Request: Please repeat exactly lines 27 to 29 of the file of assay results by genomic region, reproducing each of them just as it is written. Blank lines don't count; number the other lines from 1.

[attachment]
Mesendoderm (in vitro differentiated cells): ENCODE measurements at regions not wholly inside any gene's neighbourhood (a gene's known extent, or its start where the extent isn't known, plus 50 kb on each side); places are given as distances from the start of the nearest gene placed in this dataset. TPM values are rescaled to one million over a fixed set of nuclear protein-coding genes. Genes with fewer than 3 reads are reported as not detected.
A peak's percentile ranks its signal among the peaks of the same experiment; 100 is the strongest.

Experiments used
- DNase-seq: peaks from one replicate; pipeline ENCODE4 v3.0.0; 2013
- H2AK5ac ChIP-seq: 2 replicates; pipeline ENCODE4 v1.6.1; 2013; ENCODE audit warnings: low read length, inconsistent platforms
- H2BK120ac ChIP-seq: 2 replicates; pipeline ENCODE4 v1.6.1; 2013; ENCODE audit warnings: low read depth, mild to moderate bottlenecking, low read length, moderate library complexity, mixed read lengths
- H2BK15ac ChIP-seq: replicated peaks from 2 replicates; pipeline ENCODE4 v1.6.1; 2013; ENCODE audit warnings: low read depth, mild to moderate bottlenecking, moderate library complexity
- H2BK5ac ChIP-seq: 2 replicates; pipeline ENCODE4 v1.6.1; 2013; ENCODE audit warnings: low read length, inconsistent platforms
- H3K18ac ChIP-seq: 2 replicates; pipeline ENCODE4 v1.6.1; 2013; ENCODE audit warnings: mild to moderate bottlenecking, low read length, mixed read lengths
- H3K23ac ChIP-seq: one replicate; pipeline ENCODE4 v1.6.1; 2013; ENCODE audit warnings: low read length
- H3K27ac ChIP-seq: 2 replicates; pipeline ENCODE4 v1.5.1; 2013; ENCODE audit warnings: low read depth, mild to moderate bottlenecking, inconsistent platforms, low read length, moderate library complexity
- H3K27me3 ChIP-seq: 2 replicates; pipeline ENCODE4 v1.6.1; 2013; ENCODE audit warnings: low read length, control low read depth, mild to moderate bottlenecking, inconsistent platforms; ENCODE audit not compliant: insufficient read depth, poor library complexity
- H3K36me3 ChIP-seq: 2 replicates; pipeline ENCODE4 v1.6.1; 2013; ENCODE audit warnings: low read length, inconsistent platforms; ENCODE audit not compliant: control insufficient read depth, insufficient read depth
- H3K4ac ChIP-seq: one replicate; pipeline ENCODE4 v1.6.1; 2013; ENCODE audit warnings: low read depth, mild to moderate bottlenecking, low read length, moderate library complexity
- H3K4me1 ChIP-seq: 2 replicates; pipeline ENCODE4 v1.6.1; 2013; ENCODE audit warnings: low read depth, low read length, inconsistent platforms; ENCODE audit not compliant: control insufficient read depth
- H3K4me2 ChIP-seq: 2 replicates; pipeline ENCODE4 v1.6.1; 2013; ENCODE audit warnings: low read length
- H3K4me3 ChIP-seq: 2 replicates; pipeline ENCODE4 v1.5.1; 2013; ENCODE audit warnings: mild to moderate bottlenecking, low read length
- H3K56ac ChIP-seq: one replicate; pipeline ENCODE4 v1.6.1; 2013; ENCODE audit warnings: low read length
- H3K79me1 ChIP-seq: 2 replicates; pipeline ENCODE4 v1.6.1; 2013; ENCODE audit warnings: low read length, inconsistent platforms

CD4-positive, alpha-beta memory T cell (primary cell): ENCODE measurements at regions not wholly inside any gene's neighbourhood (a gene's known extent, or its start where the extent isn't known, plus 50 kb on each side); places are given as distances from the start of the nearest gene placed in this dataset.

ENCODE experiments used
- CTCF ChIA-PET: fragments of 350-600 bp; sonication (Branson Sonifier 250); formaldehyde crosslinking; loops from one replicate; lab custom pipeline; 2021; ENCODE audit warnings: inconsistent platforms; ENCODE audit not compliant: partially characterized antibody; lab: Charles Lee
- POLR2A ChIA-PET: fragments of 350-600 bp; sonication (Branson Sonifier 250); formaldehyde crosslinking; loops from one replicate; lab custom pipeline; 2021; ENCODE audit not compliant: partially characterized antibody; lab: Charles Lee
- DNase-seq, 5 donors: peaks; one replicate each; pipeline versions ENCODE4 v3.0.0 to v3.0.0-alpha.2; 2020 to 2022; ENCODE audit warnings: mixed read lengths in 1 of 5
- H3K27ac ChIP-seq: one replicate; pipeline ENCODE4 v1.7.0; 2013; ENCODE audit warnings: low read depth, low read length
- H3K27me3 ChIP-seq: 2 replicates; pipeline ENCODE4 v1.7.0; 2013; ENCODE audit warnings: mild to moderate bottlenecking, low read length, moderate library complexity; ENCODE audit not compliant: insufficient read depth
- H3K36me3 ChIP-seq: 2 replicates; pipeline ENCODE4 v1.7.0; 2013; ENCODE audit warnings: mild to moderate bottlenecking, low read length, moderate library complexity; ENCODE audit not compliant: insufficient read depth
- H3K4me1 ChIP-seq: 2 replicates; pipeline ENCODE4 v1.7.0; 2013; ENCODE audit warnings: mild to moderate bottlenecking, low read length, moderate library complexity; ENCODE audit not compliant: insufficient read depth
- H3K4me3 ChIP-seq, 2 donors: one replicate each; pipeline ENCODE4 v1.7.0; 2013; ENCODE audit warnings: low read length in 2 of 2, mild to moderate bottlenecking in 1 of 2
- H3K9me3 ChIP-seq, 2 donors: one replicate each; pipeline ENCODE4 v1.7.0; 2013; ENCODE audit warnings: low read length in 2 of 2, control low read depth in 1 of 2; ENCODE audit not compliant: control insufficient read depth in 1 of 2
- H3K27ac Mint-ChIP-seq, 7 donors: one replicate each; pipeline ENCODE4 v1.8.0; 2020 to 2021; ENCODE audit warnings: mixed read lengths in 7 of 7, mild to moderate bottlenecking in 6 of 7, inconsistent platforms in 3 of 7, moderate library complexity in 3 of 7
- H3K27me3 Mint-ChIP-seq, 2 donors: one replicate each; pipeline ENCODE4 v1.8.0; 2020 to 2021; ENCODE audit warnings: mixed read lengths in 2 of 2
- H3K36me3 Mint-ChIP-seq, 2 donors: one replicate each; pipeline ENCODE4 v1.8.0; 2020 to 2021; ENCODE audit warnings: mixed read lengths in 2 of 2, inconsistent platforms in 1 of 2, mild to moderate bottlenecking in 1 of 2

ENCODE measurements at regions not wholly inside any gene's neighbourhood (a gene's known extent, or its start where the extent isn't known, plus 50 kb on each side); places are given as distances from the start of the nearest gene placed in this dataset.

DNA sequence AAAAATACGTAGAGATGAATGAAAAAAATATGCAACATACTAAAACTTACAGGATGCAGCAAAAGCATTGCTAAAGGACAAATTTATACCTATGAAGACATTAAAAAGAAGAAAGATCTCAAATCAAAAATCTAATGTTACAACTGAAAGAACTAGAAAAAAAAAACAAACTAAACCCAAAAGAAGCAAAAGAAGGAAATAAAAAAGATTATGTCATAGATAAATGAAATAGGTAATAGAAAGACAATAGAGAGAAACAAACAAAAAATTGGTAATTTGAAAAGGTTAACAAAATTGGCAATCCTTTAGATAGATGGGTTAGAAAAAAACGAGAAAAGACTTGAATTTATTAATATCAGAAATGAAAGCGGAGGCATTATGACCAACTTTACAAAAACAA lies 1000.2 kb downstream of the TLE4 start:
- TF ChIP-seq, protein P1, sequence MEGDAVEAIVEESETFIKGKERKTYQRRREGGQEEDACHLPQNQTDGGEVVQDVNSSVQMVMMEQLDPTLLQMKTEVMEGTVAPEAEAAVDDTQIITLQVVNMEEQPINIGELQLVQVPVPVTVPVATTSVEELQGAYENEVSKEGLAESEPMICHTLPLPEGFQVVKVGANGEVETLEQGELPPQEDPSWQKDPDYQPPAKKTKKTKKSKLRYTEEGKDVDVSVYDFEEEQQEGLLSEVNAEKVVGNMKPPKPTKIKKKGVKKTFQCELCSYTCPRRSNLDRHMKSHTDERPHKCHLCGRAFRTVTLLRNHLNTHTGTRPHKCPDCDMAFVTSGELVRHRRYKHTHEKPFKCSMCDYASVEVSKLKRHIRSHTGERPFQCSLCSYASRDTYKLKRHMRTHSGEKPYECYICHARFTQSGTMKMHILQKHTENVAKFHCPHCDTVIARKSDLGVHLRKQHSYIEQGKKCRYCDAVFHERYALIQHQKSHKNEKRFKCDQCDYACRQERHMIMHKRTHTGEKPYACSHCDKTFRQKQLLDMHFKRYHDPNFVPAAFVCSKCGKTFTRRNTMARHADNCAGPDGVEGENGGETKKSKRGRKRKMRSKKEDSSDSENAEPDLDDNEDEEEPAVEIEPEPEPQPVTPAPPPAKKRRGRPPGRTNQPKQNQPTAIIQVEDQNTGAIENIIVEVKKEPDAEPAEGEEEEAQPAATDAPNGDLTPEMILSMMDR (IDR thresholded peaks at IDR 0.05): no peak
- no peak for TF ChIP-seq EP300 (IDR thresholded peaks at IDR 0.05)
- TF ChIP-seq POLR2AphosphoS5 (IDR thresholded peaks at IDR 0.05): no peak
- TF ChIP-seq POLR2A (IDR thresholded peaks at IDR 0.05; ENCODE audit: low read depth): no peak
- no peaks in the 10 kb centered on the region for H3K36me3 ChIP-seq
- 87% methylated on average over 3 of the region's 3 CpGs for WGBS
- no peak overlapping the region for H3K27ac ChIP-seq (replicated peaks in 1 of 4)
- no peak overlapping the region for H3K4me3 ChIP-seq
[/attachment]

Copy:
- H3K36me3 ChIP-seq: 2 replicates; pipeline ENCODE4 v1.7.0; 2013; ENCODE audit warnings: mild to moderate bottlenecking, low read length, moderate library complexity; ENCODE audit not compliant: insufficient read depth
- H3K4me1 ChIP-seq: 2 replicates; pipeline ENCODE4 v1.7.0; 2013; ENCODE audit warnings: mild to moderate bottlenecking, low read length, moderate library complexity; ENCODE audit not compliant: insufficient read depth
- H3K4me3 ChIP-seq, 2 donors: one replicate each; pipeline ENCODE4 v1.7.0; 2013; ENCODE audit warnings: low read length in 2 of 2, mild to moderate bottlenecking in 1 of 2